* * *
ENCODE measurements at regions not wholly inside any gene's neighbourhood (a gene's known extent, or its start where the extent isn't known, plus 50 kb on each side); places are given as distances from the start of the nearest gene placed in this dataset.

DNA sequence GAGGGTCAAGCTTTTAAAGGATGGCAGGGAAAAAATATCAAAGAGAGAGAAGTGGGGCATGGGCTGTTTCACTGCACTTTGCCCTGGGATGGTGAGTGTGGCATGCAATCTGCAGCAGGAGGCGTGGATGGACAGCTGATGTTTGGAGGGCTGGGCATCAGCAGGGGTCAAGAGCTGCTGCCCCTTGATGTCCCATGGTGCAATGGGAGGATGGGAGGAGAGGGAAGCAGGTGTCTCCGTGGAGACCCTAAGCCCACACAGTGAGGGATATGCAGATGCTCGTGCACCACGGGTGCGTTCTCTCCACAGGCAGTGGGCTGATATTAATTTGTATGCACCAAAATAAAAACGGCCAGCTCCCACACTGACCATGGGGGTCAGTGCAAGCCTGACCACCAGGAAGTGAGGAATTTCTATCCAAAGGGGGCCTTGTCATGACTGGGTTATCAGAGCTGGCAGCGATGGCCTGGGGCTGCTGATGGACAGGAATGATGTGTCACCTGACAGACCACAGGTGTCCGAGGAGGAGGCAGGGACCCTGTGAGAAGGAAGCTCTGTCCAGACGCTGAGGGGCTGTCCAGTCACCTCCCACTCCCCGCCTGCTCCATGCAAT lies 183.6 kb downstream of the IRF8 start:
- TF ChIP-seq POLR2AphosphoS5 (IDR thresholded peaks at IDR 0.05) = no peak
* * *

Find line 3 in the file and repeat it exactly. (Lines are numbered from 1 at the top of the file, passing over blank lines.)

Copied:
- TF ChIP-seq POLR2AphosphoS5 (IDR thresholded peaks at IDR 0.05) = no peak